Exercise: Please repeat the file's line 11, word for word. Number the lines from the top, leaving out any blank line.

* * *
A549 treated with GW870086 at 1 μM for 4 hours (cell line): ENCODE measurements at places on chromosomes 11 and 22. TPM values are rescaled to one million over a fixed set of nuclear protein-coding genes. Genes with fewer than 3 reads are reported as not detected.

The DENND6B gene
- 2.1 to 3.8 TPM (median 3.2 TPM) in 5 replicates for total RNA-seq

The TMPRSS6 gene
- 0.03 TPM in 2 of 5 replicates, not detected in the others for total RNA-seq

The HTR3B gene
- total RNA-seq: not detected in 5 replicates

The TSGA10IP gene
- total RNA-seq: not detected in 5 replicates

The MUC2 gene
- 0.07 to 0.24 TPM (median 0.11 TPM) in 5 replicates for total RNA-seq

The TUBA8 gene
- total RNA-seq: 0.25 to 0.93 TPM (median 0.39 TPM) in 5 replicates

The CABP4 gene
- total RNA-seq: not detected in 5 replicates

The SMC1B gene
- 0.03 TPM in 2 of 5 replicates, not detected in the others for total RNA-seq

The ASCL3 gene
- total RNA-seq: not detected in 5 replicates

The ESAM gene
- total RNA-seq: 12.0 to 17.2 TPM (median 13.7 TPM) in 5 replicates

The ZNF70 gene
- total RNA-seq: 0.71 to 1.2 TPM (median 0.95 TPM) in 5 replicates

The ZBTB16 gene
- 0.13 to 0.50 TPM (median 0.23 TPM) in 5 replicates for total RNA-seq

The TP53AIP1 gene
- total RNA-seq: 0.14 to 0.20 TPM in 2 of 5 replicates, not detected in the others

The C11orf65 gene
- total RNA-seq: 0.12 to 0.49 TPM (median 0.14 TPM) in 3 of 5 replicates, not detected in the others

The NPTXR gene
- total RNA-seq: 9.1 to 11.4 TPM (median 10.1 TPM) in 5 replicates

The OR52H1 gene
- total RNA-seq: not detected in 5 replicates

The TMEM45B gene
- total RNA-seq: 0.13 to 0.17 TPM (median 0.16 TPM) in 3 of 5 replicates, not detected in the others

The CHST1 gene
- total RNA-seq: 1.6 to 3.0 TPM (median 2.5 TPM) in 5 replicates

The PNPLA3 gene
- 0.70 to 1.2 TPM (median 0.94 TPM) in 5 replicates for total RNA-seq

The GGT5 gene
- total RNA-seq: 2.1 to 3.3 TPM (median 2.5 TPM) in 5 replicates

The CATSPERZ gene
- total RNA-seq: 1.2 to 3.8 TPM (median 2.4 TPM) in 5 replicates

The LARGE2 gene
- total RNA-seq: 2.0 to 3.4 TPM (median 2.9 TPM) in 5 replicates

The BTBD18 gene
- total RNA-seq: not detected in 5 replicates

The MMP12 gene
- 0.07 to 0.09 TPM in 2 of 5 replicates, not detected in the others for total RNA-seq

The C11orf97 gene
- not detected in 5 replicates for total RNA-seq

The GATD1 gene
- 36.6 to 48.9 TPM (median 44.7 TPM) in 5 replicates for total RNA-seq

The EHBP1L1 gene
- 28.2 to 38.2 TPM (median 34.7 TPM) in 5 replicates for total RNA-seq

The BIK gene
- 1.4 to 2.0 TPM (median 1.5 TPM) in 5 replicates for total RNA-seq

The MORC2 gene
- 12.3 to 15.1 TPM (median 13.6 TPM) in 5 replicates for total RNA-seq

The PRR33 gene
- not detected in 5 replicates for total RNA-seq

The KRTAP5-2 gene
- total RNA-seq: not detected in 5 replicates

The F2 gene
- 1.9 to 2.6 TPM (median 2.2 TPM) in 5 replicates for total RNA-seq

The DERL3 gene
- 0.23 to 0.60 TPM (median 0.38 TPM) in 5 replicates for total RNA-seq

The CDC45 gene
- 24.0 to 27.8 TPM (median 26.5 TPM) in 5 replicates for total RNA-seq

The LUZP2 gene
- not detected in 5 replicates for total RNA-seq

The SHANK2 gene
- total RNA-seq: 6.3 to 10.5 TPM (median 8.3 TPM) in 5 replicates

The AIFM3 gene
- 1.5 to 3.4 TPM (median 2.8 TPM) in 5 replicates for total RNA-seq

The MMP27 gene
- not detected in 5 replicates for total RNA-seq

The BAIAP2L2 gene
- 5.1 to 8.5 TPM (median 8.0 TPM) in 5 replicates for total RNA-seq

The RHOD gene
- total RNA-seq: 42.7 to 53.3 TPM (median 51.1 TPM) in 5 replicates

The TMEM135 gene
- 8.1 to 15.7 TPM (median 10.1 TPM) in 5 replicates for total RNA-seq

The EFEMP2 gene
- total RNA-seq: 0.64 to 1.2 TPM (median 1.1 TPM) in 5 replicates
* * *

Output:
- 0.07 to 0.24 TPM (median 0.11 TPM) in 5 replicates for total RNA-seq